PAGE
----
This does not happen with a sub that has the same energy coming out of the front and the rear, since they are in phase, or close enough at the sub freq.
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A complex question is easily answered by a simple-easy to understand WRONG answer!

Ivan Beaver
Danley Sound Labs

PHYSICS- NOT FADS!

Weogo Reed

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Re: cardioid subs
« Reply #4 on: May 21, 2021, 01:32:06 PM »

Hi Ivan,

    Yep, I know this!
In venues like the one with the concrete stage front, subs like the
omni TH28s work well and I'll continue to use them there.

    What I'm wondering is if in some smaller venues, where cardioid arrays of
omni subs would be more than needed, and there may not even be space for them,
is it possible a cardioid sub could sound better?
Even though there are measurable compromises in the cardioid sound quality,
might the overall sound in the venue be better than an omni box sending energy all over the place?

Thanks and good health,  Weogo


If you put a directional sub in front of a wall (ie solid stage front), it will not behave as it does in an open area.
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Art Welter

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Re: cardioid subs
« Reply #5 on: May 21, 2021, 03:07:08 PM »


One venue has a 42" tall concrete stage and a less than 60" to the first seat. 
Omnidirectional Danley TH28s that are less than 11" deep work really
well right against the stage wall.

One of the subs I'm looking at is the Fulcrum CS212L which, at only 14" tall,
could sit on the front of the stage in many venues.
It has a useful 6~8db of broadband reduction at the rear and
doesn't require a brand-specific amplifier.
The CS212L onstage, downstage would still take advantage of the 42" tall boundary, while reducing the onstage bass level considerably compared to an omni.
With amplified acoustic music, you could increase gain before feedback,  increasing LF level in the house 6~8dB without the bass and guitar players having to mute strings after every note.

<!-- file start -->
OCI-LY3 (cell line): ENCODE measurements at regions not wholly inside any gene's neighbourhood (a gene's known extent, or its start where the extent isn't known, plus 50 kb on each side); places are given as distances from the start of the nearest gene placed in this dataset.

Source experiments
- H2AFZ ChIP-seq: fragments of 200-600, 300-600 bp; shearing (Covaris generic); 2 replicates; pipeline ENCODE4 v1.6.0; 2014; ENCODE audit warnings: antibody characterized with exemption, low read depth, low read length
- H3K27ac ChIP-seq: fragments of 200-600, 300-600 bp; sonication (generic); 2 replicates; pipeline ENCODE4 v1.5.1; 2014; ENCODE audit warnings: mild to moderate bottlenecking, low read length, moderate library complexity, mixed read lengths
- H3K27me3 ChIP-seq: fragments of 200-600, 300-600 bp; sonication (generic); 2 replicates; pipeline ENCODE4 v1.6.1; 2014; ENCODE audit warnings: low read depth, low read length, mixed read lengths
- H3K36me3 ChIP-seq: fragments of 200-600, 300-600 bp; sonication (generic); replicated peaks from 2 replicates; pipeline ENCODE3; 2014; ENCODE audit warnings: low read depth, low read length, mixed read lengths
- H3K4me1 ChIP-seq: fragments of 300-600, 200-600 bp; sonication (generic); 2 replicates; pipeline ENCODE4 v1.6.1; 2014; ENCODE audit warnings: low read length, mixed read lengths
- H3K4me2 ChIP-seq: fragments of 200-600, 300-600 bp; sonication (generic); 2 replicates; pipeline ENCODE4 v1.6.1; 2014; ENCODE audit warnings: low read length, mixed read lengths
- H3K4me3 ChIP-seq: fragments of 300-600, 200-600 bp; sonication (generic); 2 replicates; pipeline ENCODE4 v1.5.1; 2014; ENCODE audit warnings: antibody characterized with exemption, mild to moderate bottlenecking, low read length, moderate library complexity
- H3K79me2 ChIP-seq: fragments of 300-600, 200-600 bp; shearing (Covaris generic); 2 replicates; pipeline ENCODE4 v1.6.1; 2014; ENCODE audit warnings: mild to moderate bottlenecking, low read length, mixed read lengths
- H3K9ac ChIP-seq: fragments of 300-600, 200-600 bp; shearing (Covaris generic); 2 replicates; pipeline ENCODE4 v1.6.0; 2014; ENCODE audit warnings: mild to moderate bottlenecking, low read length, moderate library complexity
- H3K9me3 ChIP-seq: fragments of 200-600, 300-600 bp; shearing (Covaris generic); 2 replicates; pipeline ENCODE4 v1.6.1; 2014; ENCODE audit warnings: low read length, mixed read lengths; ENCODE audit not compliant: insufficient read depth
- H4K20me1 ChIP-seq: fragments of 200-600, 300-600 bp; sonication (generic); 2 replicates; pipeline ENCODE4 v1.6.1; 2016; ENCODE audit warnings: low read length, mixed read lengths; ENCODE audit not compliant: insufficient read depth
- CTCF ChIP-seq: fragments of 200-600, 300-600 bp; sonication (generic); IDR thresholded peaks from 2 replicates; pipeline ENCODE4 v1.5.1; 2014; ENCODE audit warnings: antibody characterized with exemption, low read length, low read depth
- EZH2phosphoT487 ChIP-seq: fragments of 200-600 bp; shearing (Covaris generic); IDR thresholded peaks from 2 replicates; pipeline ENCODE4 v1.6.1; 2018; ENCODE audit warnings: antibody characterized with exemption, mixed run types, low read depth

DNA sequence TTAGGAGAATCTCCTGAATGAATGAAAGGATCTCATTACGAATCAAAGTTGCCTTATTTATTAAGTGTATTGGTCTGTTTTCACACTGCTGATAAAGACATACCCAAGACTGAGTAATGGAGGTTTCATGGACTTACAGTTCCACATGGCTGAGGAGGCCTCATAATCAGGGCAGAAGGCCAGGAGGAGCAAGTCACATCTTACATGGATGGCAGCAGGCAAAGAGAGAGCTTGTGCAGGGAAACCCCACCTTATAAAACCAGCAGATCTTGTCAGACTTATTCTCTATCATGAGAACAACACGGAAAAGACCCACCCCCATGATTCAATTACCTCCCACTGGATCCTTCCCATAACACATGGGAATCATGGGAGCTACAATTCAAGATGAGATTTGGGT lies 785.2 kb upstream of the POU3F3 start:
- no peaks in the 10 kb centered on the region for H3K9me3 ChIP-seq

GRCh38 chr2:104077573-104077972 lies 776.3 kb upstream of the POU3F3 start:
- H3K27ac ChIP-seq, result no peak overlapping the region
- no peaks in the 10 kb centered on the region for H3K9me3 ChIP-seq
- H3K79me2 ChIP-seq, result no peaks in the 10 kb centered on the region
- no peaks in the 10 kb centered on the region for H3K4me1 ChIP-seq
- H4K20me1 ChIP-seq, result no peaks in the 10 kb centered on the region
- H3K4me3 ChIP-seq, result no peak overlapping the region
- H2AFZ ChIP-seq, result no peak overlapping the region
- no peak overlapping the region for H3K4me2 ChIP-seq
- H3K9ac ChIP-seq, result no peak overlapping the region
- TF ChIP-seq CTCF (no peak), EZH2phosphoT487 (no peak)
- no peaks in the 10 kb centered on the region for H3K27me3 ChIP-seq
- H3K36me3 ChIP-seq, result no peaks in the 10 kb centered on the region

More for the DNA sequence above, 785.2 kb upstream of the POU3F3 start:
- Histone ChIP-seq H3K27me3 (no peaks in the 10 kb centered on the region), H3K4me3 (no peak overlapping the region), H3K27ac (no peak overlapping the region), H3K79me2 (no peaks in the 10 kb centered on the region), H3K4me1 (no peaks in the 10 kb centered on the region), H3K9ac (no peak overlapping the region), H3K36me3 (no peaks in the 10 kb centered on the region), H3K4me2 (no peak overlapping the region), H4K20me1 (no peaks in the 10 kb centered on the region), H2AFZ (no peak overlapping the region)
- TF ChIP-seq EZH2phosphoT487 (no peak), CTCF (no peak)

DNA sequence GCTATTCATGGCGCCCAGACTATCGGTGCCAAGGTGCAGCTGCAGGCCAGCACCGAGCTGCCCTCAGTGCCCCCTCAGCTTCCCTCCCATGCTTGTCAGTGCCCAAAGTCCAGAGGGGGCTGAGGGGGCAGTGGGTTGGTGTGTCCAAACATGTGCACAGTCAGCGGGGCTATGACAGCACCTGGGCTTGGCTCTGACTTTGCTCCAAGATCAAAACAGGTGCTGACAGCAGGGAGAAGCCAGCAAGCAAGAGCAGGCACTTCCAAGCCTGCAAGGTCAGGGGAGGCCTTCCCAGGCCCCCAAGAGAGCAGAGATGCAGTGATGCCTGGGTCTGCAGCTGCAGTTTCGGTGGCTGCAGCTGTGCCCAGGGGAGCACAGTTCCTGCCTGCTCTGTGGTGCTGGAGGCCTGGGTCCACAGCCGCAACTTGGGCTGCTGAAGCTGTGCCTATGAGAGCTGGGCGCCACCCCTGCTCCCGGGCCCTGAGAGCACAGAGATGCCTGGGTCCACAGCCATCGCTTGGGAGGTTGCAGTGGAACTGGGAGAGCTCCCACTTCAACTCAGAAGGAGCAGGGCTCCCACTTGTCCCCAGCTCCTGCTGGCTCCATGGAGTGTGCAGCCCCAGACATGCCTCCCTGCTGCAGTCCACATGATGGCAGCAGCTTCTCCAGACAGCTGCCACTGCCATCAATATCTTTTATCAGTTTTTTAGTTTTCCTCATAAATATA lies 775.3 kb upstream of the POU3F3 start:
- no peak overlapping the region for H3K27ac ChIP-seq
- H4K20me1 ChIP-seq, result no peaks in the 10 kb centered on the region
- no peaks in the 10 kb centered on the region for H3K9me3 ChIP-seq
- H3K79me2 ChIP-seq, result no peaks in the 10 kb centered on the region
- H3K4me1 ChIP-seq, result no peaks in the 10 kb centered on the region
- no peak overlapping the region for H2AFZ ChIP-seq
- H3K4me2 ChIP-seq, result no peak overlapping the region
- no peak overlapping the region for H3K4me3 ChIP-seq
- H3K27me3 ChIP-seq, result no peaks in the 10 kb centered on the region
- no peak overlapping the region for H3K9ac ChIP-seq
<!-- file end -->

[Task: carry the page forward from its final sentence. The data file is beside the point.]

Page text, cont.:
The  Fulcrum CSP118 has quite a bit more 90 degree off axis pattern control, was quite impressed when I walked around it.  5 Hz lower response and 2 dB more output than the CS212L, but 2.3 times the size.

Art
« Last Edit: May 21, 2021, 03:59:00 PM by Art Welter »
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Weogo Reed

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Re: cardioid subs
« Reply #6 on: May 21, 2021, 09:31:06 PM »

Hi Art,

    Good point about the concrete wall.

    I regularly work(ed) with a Keyboard player who wants more lows out on the dance floor and
less on stage.  Her wedge is high passed at 250Hz.
Then there's the muso that wants to drown in lows on stage.
And the band with one of each.  Good candidates for IEMs.

Thanks and good health,  Weogo
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Tim McCulloch

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Re: cardioid subs
« Reply #7 on: May 23, 2021, 01:09:01 AM »

The Nexo CD-18 was my first exposure to self-contained directional sub.  The 6th order bandpass design, I expected to disappoint, but I was surprised.  Not small or lightweight, but they performed as advertised.  Nexo is still building subs with similar designs.
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Re: cardioid subs
« Reply #7 on: May 23, 2021, 01:09:01 AM »